ABSTRACT: The musculoskeletal system is a complex organ comprised of the skeletal bones, skeletal muscles, tendons, ligaments, cartilage, joints, and other connective tissue that physically and mechanically interact to provide animals and humans with the essential ability of locomotion. This mechanical interaction is undoubtedly essential for much of the diverse shape and forms observed in vertebrates and even in invertebrates with rudimentary musculoskeletal systems such as fish. It makes sense from a historical point of view that the mechanical theories of musculoskeletal development have had tremendous influence of our understanding of biology, because these relationships are clear and palpable. Less visible to the naked eye or even to the microscope is the biochemical interaction among the individual players of the musculoskeletal system. It was only in recent years that we have begun to appreciate that beyond this mechanical coupling of muscle and bones, these 2 tissues function at a higher level through crosstalk signaling mechanisms that are important for the function of the concomitant tissue. Our brief review attempts to present some of the key concepts of these new concepts and is outline to present muscles and bones as secretory/endocrine organs, the evidence for mutual genetic and tissue interactions, pathophysiological examples of crosstalk, and the exciting new directions for this promising field of research aimed at understanding the biochemical/molecular coupling of these 2 intimately associated tissues.Current Osteoporosis Reports 03/2014; 12(2). DOI:10.1007/s11914-014-0209-0
[Show abstract] [Hide abstract]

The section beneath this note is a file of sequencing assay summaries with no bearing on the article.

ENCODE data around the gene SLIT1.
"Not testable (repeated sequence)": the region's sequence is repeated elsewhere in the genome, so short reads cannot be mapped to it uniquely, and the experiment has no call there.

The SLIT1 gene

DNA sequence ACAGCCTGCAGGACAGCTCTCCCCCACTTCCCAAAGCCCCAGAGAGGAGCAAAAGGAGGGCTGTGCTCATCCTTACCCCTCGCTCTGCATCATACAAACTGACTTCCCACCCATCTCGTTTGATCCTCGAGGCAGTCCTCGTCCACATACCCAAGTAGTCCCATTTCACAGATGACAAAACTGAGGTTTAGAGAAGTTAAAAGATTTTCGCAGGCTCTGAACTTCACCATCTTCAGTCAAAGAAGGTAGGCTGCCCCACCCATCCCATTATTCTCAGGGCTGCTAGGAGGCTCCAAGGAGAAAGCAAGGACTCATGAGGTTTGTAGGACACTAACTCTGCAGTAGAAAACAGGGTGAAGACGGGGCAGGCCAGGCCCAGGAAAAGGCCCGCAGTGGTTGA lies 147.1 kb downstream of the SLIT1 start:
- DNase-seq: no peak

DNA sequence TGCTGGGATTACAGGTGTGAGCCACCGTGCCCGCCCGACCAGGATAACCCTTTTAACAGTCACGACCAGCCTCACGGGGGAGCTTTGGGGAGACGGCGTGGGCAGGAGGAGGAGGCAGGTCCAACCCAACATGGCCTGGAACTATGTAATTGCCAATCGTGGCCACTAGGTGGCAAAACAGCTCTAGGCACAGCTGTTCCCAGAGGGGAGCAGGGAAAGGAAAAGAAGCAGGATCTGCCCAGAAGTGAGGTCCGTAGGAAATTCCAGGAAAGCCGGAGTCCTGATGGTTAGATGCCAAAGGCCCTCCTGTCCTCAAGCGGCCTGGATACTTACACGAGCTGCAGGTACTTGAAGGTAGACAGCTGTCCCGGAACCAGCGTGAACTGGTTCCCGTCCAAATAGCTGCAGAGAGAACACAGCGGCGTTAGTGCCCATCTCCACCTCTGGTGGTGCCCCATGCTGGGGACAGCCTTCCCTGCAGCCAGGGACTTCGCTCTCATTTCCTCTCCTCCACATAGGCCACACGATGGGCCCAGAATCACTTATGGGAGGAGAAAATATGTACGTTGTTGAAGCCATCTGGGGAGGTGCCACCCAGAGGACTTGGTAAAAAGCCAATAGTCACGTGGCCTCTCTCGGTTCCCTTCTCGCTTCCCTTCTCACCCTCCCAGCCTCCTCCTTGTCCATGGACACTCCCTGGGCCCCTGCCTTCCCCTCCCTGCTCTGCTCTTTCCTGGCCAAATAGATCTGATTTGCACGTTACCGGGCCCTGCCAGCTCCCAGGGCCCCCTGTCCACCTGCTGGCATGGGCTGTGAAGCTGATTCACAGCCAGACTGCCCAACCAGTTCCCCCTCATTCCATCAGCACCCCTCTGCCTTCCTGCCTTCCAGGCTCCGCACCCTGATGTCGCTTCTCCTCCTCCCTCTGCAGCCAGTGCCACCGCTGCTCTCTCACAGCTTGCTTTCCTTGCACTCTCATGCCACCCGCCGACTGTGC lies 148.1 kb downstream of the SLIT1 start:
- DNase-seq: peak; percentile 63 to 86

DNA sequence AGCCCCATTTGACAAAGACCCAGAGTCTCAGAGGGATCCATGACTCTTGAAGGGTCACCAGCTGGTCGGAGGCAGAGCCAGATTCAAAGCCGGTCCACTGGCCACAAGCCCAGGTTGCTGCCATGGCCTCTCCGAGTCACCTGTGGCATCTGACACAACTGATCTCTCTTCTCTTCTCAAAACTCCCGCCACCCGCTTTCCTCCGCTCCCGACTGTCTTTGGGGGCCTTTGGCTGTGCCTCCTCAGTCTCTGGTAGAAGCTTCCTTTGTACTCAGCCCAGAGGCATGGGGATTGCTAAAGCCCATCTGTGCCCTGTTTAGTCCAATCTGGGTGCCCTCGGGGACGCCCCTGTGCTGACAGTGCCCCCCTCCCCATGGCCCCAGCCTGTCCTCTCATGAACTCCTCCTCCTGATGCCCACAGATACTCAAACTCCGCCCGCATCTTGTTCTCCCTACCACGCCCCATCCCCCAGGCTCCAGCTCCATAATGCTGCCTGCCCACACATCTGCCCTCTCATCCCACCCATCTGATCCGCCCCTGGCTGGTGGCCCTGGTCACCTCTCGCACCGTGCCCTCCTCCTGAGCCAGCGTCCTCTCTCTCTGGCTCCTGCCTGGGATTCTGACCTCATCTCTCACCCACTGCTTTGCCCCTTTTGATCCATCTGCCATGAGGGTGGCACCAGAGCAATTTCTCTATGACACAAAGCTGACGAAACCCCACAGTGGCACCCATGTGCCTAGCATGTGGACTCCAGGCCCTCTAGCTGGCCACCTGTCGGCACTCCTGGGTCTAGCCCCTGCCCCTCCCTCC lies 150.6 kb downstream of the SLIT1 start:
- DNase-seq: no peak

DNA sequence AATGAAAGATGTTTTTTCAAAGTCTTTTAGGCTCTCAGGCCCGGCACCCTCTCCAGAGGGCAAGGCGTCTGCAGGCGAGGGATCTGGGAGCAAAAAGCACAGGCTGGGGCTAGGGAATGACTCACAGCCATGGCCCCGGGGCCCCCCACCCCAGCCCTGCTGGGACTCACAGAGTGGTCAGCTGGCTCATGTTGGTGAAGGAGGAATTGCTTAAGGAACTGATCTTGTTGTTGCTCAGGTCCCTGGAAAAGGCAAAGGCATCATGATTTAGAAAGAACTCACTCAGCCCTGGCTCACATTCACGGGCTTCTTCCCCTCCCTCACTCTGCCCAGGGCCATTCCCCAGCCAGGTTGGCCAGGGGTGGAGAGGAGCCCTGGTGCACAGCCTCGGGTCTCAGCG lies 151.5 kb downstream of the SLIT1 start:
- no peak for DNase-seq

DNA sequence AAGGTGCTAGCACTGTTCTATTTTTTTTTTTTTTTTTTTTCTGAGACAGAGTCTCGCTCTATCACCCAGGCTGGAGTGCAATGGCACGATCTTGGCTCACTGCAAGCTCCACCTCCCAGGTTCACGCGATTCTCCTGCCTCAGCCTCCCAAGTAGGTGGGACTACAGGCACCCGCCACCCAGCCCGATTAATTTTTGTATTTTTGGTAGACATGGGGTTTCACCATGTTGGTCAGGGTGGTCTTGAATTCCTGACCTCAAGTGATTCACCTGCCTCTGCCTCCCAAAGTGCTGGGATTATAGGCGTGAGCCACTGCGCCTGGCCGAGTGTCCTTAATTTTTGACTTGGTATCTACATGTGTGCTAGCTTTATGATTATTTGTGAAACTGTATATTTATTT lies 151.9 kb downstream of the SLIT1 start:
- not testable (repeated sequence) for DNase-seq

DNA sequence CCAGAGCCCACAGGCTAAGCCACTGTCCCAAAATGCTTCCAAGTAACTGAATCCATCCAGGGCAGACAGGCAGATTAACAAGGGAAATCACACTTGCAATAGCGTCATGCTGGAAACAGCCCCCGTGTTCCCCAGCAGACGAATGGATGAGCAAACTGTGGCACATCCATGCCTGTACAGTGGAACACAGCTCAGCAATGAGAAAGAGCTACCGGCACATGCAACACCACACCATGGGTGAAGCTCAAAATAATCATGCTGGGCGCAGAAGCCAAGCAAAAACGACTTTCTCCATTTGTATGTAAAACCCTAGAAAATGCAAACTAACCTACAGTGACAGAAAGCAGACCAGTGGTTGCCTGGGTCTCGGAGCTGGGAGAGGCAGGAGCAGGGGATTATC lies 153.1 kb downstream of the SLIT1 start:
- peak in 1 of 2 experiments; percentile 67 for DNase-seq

ABSTRACT: X-linked hypophosphatemia (XLH) is caused by mutations in PHEX. Several other genetic forms of hypophosphatemia have also been described. These disorders share variable clinical presentation ranging from mild hypophosphatemia to severe lower extremity bowing. We report on a 43-year-old woman with short stature, painful leg deformities, and poor dentation. Her biochemical profile showed hypophosphatemia with renal phosphate wasting. Due to unusually severe clinical presentation and absence of mutations in Sanger sequencing of the PHEX gene, quantitative multiplex ligation-dependent probe amplification was performed. A large deletion within the PHEX gene encompassing exons 8 to 11 was identified. We generated a specific junction fragment using long-range PCR and sequenced the junction fragment to determine the exact deletion breakpoints. We found a heterozygous novel complex re-arrangement involving gross deletions, insertions, and inversion of PHEX (hg19:g.22,115,003_22,141,395del;g:22,145,536_22,150,789delinsCins22,114,640_22,114,698invinsA). Thus, the complex re-arrangement including a deletion of coding exons 8 to 11 of the PHEX can be regarded as the cause of XLH in the patient reported here. Phosphate and active vitamin D treatment was initiated with subsequent relief in bone pain and physical improvement. This report expands the spectrum of clinical severity underlying genetic defects in XLH and highlights the importance of conventional medical therapy even at adult age. Furthermore, our findings underscore the importance of search for gene deletions in patients with suspected XLH. © 2014 Wiley Periodicals, Inc.American Journal of Medical Genetics Part A 11/2014; 164A(11). DOI:10.1002/ajmg.a.36721 · 2.05 Impact Factor